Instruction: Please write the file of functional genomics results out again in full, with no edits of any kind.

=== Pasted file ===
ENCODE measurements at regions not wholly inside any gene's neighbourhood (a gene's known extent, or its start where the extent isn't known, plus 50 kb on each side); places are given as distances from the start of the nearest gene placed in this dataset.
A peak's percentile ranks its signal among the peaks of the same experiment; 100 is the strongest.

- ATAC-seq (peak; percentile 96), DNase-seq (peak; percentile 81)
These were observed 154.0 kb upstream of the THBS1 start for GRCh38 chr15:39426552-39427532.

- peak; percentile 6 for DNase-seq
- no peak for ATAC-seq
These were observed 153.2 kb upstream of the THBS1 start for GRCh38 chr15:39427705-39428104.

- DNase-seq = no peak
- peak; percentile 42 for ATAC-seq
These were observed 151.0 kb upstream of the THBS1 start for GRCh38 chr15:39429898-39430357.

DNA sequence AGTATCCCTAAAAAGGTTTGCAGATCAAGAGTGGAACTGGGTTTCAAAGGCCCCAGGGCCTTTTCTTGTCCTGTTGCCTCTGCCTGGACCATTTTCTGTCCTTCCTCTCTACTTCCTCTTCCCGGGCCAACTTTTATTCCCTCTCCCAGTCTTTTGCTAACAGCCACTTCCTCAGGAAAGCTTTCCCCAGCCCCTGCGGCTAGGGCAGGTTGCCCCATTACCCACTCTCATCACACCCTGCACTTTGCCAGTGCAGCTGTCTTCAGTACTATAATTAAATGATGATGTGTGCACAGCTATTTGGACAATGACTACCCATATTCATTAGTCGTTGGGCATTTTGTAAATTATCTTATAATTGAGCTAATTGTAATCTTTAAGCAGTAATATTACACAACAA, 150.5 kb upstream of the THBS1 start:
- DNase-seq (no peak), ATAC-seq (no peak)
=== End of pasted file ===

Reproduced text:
ENCODE measurements at regions not wholly inside any gene's neighbourhood (a gene's known extent, or its start where the extent isn't known, plus 50 kb on each side); places are given as distances from the start of the nearest gene placed in this dataset.
A peak's percentile ranks its signal among the peaks of the same experiment; 100 is the strongest.

- ATAC-seq (peak; percentile 96), DNase-seq (peak; percentile 81)
These were observed 154.0 kb upstream of the THBS1 start for GRCh38 chr15:39426552-39427532.

- peak; percentile 6 for DNase-seq
- no peak for ATAC-seq
These were observed 153.2 kb upstream of the THBS1 start for GRCh38 chr15:39427705-39428104.

- DNase-seq = no peak
- peak; percentile 42 for ATAC-seq
These were observed 151.0 kb upstream of the THBS1 start for GRCh38 chr15:39429898-39430357.

DNA sequence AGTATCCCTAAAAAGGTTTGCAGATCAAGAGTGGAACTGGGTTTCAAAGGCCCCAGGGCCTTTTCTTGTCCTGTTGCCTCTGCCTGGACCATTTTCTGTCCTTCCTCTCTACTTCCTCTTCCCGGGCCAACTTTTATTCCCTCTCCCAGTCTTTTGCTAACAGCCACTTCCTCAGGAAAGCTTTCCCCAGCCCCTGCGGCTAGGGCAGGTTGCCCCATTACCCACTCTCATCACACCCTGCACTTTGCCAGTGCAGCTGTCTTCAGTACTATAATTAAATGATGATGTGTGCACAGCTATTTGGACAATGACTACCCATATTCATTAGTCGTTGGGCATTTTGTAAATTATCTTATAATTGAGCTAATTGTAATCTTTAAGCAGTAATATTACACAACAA, 150.5 kb upstream of the THBS1 start:
- DNase-seq (no peak), ATAC-seq (no peak)